Luc Besson is no stranger to creating strong female leads in his films. From The Professional to The Fifth Element and now Lucy, the man has a gift. But where does Lucy rank among the anti-heroines of Besson’s past?
Scarlett Johansson is Lucy, and as the audience begins her journey with her, she’s dating a man for barely a week when he compels her into a Taiwan hotel where her life will forever change. She’s handcuffed to a briefcase and promptly taken to a room where she has experimental drugs surgically implanted in her system. When she’s kicked in a melee, the drugs enter her system and allow her to access more and more and more of her brain power.
Besson’s obsession with the science of evolution is all over this film in the largest sense, as well as his keen knowledge about neural cells in its smallest. And he has done his research and peppered his film with verbal and video proof of the science he is fictionally exploring on the screen.
It’s a head scratcher of a film meets an action fiesta that has clear shades of some of Besson’s past work. And the way he cuts in his music is another impeccable means with which the director brings in emotion. One scene in particular with his use of Mozart’s Requiem in D is beyond brilliant. If you know the history of that piece of music, it could not be more perfect given Lucy’s ride.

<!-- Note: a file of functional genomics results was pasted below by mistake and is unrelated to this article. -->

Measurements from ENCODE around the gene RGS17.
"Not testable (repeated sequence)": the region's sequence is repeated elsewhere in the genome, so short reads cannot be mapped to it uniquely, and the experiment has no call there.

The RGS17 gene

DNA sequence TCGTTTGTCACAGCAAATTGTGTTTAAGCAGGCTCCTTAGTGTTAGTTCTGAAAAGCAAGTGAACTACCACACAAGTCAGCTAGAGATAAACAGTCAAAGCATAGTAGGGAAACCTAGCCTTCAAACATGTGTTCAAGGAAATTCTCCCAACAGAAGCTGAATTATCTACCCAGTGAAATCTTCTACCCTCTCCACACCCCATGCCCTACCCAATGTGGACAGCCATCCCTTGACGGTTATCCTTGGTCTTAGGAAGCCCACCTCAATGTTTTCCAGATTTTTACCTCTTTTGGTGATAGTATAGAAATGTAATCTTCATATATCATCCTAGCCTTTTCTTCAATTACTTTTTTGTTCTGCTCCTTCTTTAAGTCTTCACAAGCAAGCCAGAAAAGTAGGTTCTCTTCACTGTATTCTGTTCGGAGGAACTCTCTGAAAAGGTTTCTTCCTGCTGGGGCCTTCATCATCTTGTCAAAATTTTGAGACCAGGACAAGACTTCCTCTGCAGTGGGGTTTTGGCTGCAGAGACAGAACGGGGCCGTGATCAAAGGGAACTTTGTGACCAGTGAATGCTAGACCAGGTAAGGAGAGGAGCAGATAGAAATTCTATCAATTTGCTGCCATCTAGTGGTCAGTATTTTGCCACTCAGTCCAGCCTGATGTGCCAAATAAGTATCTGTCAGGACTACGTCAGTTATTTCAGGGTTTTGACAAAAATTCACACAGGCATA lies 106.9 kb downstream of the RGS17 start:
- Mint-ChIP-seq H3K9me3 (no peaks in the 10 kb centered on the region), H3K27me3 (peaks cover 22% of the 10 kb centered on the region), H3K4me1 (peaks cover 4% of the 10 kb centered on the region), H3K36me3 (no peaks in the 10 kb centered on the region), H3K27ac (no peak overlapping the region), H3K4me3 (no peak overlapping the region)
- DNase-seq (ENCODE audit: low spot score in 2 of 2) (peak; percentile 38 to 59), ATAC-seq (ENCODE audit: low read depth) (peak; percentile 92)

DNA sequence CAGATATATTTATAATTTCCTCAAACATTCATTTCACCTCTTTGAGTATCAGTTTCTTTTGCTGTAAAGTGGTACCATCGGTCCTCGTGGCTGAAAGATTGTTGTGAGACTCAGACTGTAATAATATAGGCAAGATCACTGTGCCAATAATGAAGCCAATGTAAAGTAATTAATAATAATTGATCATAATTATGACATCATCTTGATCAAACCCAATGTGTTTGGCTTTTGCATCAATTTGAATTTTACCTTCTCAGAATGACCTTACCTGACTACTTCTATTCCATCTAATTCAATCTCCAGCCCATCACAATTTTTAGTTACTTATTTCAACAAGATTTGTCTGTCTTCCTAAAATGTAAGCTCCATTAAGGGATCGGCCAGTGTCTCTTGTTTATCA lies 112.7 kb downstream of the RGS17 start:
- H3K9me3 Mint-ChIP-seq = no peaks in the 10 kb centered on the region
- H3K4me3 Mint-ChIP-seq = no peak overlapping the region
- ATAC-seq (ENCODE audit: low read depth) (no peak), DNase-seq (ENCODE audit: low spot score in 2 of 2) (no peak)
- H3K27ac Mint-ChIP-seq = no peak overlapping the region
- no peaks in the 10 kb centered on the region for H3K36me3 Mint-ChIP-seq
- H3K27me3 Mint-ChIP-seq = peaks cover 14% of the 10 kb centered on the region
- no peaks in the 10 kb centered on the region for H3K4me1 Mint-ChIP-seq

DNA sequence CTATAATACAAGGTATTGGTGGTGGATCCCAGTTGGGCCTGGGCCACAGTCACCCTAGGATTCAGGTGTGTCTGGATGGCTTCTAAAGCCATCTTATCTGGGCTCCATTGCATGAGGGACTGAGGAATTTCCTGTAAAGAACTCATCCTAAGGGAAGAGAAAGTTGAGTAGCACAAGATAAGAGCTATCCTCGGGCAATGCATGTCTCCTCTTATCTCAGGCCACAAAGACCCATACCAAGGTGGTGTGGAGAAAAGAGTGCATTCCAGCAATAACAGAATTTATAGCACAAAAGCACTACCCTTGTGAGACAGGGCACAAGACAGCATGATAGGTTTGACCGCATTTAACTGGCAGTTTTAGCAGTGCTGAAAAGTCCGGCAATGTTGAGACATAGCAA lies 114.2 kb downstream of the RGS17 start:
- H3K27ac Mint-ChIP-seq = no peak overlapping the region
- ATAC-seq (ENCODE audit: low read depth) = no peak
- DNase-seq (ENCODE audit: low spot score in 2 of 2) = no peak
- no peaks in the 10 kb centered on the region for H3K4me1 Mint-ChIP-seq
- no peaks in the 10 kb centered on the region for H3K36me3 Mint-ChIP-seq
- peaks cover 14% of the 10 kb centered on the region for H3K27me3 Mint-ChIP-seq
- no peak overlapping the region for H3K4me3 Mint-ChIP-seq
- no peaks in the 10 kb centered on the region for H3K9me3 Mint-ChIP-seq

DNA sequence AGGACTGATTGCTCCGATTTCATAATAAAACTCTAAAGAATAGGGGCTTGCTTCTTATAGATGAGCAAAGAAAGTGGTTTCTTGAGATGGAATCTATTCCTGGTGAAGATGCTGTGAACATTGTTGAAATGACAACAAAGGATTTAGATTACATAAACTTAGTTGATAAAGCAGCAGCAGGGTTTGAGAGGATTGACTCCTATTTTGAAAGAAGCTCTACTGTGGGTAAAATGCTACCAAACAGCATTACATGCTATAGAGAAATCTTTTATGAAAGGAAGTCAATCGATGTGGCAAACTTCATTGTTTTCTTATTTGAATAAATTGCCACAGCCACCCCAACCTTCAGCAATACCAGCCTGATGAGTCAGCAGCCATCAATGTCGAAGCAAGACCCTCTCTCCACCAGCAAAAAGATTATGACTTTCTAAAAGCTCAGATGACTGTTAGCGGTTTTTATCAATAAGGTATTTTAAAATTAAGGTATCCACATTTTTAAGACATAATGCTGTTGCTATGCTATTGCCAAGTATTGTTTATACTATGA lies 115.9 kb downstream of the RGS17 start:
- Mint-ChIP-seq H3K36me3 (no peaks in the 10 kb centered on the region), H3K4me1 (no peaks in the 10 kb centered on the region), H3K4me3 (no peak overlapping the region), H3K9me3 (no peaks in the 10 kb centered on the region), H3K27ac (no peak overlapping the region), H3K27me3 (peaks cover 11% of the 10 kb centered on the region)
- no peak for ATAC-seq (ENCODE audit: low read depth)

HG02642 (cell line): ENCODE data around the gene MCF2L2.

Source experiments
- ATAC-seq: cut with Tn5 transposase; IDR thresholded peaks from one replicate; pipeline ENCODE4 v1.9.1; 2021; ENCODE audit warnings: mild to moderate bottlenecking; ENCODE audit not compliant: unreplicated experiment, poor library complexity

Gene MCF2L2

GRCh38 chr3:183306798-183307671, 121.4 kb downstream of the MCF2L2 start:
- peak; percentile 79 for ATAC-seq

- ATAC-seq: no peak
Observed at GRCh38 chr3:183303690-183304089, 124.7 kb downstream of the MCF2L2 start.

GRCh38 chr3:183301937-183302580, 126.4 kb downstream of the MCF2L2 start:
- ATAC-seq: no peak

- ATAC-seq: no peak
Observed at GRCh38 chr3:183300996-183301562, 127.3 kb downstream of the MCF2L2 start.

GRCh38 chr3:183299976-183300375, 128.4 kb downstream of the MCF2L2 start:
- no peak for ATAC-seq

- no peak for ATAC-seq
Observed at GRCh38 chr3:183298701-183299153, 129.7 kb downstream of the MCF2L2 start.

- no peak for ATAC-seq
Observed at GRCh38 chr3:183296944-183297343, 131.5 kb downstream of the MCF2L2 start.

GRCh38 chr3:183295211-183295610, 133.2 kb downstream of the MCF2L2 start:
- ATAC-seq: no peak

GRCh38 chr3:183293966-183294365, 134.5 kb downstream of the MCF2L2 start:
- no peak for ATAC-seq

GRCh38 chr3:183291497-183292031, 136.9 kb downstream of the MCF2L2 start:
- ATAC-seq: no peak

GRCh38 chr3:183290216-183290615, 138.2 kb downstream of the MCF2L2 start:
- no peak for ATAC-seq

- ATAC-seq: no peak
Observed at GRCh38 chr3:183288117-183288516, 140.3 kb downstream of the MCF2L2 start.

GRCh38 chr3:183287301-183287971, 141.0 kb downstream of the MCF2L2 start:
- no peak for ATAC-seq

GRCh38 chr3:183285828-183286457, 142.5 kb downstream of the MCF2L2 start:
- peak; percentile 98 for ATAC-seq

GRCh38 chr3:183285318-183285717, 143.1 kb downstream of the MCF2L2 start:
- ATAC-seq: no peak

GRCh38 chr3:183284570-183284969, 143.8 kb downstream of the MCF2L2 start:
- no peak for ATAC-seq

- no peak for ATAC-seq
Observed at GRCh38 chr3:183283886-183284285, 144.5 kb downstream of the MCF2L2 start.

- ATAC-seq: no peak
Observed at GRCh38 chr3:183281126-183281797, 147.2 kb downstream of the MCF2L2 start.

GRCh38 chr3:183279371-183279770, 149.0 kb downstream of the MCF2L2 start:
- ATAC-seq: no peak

Johansson was born to play Lucy. The way she morphs from innocent to impatiently imperious genius is brilliant. Watching her simultaneously seek revenge on her kidnappers while also helping the science of evolution evolve as a living experiment, is a true joy. And in that vein, Morgan Freeman’s turn as an expert in the field of the human brain and its capacity for intelligence versus what humans truly access, is his best role in years.
Yet, Lucy’s journey in some ways feels slightly incomplete. Its third act is not what we expected and that is not necessarily a bad thing. When one is chronicling the experience that is a human being using their full brain capacity and all that that means, while still featuring an action movie landscape that cooks, it is quite a lot to ask of any movie.
Our Lucy review finds that Johansson’s performance makes this movie and Besson’s intelligence and talents as a filmmaker give us something profound to think about. And as far as where it ranks in the Besson filmography, it's somewhere easily in the top half.
Watch The Fifth Element online and head out to see Lucy.